Roger has over 25 years of experience in technical training, programming, data management, network administration, and technical writing for companies such as Data Communications, American Bell International, Bell Labs, GTE, GE, and Lucent among other Fortune 100 companies. We asked Roger to share his story. Enjoy!
When I was twelve years old I took apart a fishing reel. I wanted to see how it worked. Aside from ruining a perfectly good reel, I discovered a complex system of gears and springs that obviously did more than act as a simple spool for a line connected to a hook that was, hopefully, connected to a fish. Subsequently, according to my parents, I destroyed household appliances and gadgets at a disturbing rate. They gave me the title of “wrecking ball.” I saw myself as an analyst.
In my teens, I tried my hand at a short story. I wanted to do something akin to what I did with the fishing reel, but use a character and plot instead. The rationale seemed noble enough, but, frankly the story stunk. Still, by writing it, I discovered I enjoyed analyzing people more than appliances.
So I followed my creative writing muse. She insisted that characters are portrayed more honestly by their thoughts rather than their actions. As if I planned on being a totally unknown author, my writing evolved into something like James Joyce’s even before I knew he existed. And that’s where I am now, a twenty-first century man writing like an early twentieth century Modernist.
That means what I write isn’t likely to be popular. It would be great if it was, but it’s not the driving force. I write to satisfy me; it’s like scratching an itch. I want to sit back and say, “Damn, that felt good.” But, if I depended on it for my income, I’d have had to supplement it by robbing banks.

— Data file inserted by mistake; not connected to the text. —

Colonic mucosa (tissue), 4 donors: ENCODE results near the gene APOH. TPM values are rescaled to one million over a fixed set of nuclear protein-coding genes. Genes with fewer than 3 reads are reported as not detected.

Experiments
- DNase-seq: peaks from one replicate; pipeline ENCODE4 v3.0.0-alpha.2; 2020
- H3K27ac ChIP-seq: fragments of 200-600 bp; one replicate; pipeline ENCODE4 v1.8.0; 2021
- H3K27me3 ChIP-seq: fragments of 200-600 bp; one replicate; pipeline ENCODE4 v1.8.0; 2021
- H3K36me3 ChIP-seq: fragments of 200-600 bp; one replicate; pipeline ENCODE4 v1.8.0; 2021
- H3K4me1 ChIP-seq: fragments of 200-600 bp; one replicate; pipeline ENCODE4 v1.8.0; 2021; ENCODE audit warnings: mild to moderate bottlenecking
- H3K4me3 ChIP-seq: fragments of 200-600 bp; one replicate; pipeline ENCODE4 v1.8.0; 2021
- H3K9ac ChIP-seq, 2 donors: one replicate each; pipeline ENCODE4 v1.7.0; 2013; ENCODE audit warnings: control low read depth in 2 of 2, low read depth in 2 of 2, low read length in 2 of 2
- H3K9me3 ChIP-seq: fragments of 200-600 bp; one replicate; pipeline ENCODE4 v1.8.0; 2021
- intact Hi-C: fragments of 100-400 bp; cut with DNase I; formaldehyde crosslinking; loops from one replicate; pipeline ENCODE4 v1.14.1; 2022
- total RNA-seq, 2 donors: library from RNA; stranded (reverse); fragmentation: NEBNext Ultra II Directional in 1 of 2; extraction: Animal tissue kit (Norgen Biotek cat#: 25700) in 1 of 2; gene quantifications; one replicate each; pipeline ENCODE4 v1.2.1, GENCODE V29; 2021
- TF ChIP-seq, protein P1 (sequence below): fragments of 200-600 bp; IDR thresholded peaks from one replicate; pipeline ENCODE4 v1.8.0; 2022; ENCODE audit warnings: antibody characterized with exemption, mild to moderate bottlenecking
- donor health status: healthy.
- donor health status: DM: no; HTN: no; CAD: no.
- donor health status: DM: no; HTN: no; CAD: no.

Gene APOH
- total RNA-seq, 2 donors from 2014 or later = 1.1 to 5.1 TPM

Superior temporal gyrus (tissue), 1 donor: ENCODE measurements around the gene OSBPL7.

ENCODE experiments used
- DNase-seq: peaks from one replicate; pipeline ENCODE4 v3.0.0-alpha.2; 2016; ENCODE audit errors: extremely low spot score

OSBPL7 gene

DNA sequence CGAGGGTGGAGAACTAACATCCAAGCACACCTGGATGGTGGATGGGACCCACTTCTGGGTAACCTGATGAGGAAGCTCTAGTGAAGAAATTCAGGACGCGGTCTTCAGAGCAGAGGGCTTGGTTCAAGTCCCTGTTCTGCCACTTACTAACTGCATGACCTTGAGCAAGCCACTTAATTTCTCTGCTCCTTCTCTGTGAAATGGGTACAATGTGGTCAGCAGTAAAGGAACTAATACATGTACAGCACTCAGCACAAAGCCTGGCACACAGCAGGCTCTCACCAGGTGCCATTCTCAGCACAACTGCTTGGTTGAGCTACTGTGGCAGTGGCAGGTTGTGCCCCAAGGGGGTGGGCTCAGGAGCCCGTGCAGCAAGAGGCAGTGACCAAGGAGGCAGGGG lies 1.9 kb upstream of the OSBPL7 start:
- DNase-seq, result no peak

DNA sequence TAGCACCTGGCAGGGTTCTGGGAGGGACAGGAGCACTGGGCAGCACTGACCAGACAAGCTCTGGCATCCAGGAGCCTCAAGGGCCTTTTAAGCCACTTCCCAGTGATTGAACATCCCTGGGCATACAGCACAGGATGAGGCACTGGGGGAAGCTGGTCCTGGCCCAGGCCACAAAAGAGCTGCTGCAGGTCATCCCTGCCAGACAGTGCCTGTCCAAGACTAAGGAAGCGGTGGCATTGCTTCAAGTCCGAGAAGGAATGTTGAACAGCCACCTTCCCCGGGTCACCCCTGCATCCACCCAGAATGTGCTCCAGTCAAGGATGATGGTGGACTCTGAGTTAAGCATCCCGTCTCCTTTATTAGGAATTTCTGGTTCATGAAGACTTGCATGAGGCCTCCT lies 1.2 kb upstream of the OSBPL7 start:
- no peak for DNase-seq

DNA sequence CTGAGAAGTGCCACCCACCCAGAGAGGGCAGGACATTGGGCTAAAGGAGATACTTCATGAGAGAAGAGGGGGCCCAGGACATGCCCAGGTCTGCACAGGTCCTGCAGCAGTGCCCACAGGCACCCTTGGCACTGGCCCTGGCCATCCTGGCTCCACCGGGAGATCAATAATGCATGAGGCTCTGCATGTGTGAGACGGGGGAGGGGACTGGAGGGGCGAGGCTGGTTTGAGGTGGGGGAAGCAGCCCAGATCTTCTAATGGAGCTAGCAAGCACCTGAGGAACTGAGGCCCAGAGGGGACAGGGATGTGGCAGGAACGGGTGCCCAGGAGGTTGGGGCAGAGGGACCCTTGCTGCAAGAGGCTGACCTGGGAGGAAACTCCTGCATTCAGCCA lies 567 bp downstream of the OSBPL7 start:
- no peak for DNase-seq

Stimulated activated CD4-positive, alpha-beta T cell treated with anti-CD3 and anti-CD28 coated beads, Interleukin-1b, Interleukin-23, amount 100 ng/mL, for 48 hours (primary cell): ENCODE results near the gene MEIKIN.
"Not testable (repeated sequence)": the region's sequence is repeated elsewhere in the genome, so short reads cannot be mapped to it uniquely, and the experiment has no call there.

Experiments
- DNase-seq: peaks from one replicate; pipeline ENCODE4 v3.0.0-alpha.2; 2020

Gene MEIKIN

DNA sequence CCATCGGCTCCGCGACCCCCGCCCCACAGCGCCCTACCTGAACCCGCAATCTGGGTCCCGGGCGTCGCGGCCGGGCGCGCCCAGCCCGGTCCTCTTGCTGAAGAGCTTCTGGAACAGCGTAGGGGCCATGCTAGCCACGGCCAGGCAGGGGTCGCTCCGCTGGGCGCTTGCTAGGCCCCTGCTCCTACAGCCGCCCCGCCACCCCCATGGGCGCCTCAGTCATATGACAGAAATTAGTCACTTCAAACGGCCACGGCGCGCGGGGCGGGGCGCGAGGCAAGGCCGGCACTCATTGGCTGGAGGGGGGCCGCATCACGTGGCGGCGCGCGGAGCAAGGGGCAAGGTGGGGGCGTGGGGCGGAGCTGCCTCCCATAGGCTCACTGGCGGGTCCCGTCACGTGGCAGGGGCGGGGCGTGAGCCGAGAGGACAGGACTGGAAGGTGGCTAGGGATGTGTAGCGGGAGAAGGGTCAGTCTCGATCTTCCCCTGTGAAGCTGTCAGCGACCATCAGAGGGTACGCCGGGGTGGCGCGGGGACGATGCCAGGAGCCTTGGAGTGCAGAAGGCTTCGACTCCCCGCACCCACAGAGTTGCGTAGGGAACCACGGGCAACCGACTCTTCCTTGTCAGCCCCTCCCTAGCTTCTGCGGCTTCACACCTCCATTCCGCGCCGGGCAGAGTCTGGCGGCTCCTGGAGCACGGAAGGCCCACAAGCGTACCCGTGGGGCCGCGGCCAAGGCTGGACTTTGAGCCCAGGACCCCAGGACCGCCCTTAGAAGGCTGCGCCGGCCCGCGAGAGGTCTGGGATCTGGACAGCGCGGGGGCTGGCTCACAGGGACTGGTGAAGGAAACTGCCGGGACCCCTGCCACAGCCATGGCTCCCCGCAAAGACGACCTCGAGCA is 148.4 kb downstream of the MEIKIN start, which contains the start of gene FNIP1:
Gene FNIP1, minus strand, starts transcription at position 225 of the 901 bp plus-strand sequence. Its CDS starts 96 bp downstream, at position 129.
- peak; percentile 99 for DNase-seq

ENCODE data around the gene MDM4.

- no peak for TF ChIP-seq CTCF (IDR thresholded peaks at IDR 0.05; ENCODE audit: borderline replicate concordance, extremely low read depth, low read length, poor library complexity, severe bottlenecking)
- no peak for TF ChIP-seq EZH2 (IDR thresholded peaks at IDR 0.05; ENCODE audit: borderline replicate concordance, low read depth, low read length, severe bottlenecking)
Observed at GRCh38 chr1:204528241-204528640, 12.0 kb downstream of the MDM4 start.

To stay off the FBI’s Most Wanted list, I decided to make a living legally. Clearly, I like analyzing things and technology is a great field for doing exactly that. I write with my right brain. That’s my playground for doing what I want. I do IT training with my left brain. That’s where the playground has rules. In either case I still play and that makes me a very fortunate man.
For the aspiring author intent on writing a bestseller, ignore everything I’ve said so far. Writing for a large market is not a self-absorbed task. I suggest you get acquainted with the Chicago Style for fiction.
It’s the United States standard for just about everything involving the written word. Do research to find out what is an accepted form. For example, the “all-knowing” narrator is out, and something called “third person once removed” is in. Those sorts of things can make the difference in finding an agent or not. Use your areas of expertise in the plot. It lends credibility to your effort. Seek out people who will give a solid critique: what works and what doesn’t. Don’t be thin-skinned when a critique doesn’t go your way. Above all, read, read, read anything and everything in your genre; and write, write, write every single day even if you hate it.
On the other hand, if you’re like me, just sit down and—as Hemingway put it—write the next honest thing.
Stay tuned to our blog this month for some more snippets from other novel writers as they share their valuable insights!